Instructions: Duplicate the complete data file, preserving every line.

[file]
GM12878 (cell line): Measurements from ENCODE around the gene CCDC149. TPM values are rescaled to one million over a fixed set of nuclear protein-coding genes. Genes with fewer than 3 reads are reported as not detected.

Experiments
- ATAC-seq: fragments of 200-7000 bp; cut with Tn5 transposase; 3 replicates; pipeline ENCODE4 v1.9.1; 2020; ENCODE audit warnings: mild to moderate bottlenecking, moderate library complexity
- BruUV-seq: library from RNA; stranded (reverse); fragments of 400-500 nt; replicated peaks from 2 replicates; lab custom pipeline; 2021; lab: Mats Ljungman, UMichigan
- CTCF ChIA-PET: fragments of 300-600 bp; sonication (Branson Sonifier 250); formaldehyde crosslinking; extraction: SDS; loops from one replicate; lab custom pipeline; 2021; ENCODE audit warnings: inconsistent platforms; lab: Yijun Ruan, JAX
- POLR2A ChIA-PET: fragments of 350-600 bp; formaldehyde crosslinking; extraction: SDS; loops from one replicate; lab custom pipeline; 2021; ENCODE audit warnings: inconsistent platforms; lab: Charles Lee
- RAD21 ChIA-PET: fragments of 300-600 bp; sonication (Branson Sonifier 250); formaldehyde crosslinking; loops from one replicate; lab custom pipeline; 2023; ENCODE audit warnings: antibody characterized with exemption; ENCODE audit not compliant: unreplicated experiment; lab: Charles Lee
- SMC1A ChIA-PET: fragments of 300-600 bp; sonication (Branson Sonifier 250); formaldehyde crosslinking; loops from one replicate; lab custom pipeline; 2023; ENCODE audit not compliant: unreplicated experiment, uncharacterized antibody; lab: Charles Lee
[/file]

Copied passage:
GM12878 (cell line): Measurements from ENCODE around the gene CCDC149. TPM values are rescaled to one million over a fixed set of nuclear protein-coding genes. Genes with fewer than 3 reads are reported as not detected.

Experiments
- ATAC-seq: fragments of 200-7000 bp; cut with Tn5 transposase; 3 replicates; pipeline ENCODE4 v1.9.1; 2020; ENCODE audit warnings: mild to moderate bottlenecking, moderate library complexity
- BruUV-seq: library from RNA; stranded (reverse); fragments of 400-500 nt; replicated peaks from 2 replicates; lab custom pipeline; 2021; lab: Mats Ljungman, UMichigan
- CTCF ChIA-PET: fragments of 300-600 bp; sonication (Branson Sonifier 250); formaldehyde crosslinking; extraction: SDS; loops from one replicate; lab custom pipeline; 2021; ENCODE audit warnings: inconsistent platforms; lab: Yijun Ruan, JAX
- POLR2A ChIA-PET: fragments of 350-600 bp; formaldehyde crosslinking; extraction: SDS; loops from one replicate; lab custom pipeline; 2021; ENCODE audit warnings: inconsistent platforms; lab: Charles Lee
- RAD21 ChIA-PET: fragments of 300-600 bp; sonication (Branson Sonifier 250); formaldehyde crosslinking; loops from one replicate; lab custom pipeline; 2023; ENCODE audit warnings: antibody characterized with exemption; ENCODE audit not compliant: unreplicated experiment; lab: Charles Lee
- SMC1A ChIA-PET: fragments of 300-600 bp; sonication (Branson Sonifier 250); formaldehyde crosslinking; loops from one replicate; lab custom pipeline; 2023; ENCODE audit not compliant: unreplicated experiment, uncharacterized antibody; lab: Charles Lee